I was about to nominate Youi simply from the experience I received when taking out insurance with them. They promise to answer the call in 5 rings and did. They were friendly, personable (not robotic) and empowered to help you in any way they could rather then push you on to another agent. They explained the quotation process very clearly and offered to call me back at a time to suit me. This was great but it is all to easy to deliver a great sales experience only to be let down by delivery. Fortunately for this blog post but unfortunately for me and an unsuspecting Wallaby, I experienced the delivery aspect of Youi after my wife ploughed into a Wallaby late one evening. The poor Wallaby was killed instantly but my car suffered non terminal damage which would need extensive surgery.

Enter Youi.

I rang to report the incident and the first thing the agent said was “OMG- Is your wife alright?” I instantly connected with this agent. We chatted about how shocking it is to hit an animal and she gently uncovered the set of facts. She spoke to my wife and very quickly she explained what would happen next. Sure enough, we then got a text from Youi (having said that was our preferred channel) confirming that a pick up truck would tow the car to the repair shop. After collecting the car, we got another text confirming that it would be assessed within 24 hours. Next day, another text confirming that they had approved the repairs and the time it would take. Youi have clearly built this process around the customer, removing the pain of the organising of each aspect away from the customer. I found it clear, non invasive and very pleasant. A very good customer experience.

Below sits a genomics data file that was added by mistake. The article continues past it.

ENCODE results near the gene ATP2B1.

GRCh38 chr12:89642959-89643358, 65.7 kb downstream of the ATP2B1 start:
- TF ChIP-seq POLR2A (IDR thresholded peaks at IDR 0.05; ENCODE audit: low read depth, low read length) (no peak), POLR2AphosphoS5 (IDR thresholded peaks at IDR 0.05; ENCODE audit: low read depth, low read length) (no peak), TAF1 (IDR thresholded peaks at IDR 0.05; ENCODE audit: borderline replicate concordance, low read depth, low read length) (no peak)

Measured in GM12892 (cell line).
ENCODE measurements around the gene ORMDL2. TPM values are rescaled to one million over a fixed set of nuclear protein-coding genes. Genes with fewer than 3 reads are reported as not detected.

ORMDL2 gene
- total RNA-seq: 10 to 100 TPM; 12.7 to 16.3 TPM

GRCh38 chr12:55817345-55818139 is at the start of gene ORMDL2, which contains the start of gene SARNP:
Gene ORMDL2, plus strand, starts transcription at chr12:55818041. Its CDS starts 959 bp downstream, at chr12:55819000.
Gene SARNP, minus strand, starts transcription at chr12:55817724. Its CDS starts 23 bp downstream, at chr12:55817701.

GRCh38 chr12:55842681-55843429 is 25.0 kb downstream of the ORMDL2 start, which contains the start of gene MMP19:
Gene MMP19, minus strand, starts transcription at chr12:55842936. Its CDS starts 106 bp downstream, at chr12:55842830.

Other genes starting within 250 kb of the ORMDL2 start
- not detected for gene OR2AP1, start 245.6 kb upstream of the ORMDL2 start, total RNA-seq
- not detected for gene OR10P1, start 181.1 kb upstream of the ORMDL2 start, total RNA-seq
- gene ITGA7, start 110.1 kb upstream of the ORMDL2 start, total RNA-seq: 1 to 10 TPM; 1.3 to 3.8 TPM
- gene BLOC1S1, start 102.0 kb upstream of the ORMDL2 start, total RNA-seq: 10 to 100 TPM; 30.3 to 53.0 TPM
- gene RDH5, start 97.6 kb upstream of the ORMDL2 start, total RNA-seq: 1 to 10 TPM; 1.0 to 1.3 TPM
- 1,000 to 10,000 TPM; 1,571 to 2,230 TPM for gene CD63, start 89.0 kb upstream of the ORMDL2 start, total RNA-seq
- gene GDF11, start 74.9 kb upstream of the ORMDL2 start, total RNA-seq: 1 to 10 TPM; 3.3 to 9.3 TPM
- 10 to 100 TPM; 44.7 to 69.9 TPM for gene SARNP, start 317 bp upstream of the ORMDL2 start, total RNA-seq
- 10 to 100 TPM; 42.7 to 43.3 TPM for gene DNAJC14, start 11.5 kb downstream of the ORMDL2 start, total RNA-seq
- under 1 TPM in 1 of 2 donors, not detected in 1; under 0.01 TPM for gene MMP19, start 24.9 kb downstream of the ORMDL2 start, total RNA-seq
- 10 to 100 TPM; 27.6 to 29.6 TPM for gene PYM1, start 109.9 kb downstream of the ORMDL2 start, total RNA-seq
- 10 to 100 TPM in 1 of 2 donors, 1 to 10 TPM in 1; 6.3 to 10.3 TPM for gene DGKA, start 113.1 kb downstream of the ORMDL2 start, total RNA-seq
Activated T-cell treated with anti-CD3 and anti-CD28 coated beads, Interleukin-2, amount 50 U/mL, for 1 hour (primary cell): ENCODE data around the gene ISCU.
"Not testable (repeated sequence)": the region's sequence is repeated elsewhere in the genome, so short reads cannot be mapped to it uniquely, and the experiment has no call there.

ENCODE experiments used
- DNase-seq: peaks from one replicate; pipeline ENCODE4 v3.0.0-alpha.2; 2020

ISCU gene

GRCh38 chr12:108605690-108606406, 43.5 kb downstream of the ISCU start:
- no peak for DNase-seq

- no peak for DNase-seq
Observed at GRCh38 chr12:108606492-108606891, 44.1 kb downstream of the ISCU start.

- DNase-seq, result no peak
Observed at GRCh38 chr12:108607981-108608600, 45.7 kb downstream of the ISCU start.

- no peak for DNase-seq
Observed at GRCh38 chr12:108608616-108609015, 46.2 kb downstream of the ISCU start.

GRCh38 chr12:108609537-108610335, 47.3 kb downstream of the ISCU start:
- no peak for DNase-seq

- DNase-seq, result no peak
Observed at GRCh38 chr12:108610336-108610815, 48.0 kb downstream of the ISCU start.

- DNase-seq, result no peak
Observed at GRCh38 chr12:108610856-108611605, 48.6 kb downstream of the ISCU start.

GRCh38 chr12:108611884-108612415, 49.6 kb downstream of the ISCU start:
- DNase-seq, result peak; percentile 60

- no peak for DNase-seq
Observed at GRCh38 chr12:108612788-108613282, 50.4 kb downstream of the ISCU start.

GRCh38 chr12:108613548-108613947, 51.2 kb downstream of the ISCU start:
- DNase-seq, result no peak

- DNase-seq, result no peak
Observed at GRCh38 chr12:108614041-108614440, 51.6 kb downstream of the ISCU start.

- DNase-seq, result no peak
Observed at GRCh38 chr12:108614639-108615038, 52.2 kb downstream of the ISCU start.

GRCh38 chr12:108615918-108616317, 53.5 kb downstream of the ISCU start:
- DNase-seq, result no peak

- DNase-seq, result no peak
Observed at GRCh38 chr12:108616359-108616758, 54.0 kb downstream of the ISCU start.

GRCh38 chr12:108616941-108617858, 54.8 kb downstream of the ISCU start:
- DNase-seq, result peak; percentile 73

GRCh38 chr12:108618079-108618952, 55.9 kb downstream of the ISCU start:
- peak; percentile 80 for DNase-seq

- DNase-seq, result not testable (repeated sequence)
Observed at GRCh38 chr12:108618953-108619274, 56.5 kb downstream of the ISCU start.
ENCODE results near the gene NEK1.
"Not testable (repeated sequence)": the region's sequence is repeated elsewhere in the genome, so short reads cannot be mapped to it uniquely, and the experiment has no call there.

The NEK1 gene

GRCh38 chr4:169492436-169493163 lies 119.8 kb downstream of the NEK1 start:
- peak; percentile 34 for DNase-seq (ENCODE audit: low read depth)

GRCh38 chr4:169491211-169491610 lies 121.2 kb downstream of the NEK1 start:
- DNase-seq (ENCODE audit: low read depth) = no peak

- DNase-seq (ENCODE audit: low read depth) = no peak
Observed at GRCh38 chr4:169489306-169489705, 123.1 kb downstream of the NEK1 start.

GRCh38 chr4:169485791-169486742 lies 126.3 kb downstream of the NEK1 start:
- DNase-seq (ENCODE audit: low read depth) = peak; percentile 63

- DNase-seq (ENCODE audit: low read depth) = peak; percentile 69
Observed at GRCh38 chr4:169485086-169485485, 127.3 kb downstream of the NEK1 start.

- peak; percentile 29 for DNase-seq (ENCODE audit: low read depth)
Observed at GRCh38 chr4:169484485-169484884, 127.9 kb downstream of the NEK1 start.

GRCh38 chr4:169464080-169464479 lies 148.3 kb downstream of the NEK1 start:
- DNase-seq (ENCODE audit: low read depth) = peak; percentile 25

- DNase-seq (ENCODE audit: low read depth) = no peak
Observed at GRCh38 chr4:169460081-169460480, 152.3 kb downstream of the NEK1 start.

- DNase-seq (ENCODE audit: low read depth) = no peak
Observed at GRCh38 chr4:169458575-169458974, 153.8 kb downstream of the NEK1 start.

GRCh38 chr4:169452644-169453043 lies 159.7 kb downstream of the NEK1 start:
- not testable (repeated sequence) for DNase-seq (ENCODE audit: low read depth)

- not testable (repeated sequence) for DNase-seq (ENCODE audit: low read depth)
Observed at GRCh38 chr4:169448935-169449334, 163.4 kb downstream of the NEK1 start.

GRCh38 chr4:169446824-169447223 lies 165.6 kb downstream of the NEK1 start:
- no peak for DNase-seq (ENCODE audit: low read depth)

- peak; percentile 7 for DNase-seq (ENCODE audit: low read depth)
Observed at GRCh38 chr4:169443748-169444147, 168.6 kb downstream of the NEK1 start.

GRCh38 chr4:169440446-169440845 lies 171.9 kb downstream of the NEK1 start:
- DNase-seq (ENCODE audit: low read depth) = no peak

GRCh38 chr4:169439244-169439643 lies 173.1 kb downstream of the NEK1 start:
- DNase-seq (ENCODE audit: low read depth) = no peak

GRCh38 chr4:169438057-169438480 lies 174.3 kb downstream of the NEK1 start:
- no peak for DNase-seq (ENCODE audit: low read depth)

Now here is the acid test. Next year, my premium may well rise due to the altercation with Australian wildlife. Will I shop around for a cheaper quote? Probably NOT because Youi have proved their value to me and for that, I may well be willing to accept that little bit of extra cost. Youi have therefore quickly turned me into a loyal customer through providing a great experience based on process, people and technology. One final thing, after posting this, I received an email survey from Youi. However, it was not your normal bland survey. It was a transparent and simple survey which shared your views with other customers. Take. Look at this!

http://www.youi.com.au/youiwall

A great lesson for many organisations.

How the Chief Customer Officer Drives Customer Experience Results by Paul Hagen

How the Chief Customer Officer Drives Customer Experience Results by Paul Hagen.

Great article but I’m still to come across a CCO in Australia. Examples anyone?